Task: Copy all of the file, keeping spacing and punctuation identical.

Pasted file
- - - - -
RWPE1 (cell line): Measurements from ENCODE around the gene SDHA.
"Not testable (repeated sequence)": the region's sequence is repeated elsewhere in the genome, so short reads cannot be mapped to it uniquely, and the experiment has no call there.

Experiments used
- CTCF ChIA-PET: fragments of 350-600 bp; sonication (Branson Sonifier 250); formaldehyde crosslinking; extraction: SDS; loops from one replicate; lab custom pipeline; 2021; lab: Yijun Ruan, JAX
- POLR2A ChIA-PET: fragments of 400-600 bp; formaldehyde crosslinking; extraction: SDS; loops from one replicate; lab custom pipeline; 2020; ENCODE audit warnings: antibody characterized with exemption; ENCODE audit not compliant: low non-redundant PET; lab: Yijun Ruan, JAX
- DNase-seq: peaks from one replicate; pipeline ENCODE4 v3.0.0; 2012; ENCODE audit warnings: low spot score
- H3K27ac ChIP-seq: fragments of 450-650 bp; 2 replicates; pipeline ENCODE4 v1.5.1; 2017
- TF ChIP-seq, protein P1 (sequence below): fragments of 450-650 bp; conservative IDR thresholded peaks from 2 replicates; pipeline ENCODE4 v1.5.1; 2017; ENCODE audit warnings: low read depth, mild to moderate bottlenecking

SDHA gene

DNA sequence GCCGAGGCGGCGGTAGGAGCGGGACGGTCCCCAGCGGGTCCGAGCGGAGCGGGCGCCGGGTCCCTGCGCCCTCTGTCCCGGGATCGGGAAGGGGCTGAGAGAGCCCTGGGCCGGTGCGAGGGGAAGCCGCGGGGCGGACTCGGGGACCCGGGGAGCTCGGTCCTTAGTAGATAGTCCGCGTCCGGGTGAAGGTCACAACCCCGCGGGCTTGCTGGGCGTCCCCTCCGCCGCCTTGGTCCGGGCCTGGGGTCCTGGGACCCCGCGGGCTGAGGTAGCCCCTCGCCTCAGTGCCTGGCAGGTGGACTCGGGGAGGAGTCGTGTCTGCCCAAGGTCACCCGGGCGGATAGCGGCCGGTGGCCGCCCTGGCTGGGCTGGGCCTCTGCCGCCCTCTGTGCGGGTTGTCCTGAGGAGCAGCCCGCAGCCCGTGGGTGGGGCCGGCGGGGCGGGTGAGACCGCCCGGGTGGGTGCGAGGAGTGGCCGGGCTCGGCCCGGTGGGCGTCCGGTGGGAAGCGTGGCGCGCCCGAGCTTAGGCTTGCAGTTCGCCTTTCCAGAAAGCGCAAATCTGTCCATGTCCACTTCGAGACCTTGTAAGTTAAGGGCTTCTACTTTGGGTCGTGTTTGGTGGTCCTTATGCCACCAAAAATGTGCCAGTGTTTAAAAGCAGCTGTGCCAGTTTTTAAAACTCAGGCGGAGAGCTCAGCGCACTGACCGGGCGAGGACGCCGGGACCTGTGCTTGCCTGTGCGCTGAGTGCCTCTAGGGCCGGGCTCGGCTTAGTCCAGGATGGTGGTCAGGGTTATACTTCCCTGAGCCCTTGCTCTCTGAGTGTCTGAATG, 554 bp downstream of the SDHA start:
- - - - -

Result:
RWPE1 (cell line): Measurements from ENCODE around the gene SDHA.
"Not testable (repeated sequence)": the region's sequence is repeated elsewhere in the genome, so short reads cannot be mapped to it uniquely, and the experiment has no call there.

Experiments used
- CTCF ChIA-PET: fragments of 350-600 bp; sonication (Branson Sonifier 250); formaldehyde crosslinking; extraction: SDS; loops from one replicate; lab custom pipeline; 2021; lab: Yijun Ruan, JAX
- POLR2A ChIA-PET: fragments of 400-600 bp; formaldehyde crosslinking; extraction: SDS; loops from one replicate; lab custom pipeline; 2020; ENCODE audit warnings: antibody characterized with exemption; ENCODE audit not compliant: low non-redundant PET; lab: Yijun Ruan, JAX
- DNase-seq: peaks from one replicate; pipeline ENCODE4 v3.0.0; 2012; ENCODE audit warnings: low spot score
- H3K27ac ChIP-seq: fragments of 450-650 bp; 2 replicates; pipeline ENCODE4 v1.5.1; 2017
- TF ChIP-seq, protein P1 (sequence below): fragments of 450-650 bp; conservative IDR thresholded peaks from 2 replicates; pipeline ENCODE4 v1.5.1; 2017; ENCODE audit warnings: low read depth, mild to moderate bottlenecking

SDHA gene

DNA sequence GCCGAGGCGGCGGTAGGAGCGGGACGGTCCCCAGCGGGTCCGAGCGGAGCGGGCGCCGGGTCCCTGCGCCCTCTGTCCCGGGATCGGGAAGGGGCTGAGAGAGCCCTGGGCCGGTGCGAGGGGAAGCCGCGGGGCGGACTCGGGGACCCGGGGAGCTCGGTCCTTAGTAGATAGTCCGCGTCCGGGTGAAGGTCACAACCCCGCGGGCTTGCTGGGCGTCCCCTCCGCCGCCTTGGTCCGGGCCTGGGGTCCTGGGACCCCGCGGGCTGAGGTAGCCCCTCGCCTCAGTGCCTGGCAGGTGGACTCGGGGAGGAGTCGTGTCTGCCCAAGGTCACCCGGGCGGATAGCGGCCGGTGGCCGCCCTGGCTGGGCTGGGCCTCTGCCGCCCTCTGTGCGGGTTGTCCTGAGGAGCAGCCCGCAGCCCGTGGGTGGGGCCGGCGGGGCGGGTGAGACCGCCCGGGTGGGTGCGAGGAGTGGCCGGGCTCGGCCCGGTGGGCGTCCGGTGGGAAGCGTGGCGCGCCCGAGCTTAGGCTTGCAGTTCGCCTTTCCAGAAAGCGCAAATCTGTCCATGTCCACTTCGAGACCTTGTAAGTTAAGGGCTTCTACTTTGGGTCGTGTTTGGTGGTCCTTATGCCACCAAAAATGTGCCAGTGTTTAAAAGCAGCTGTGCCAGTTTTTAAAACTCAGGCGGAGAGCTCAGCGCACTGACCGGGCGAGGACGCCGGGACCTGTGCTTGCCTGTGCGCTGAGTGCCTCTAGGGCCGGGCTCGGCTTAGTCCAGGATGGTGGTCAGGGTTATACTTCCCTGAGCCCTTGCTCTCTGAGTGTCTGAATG, 554 bp downstream of the SDHA start: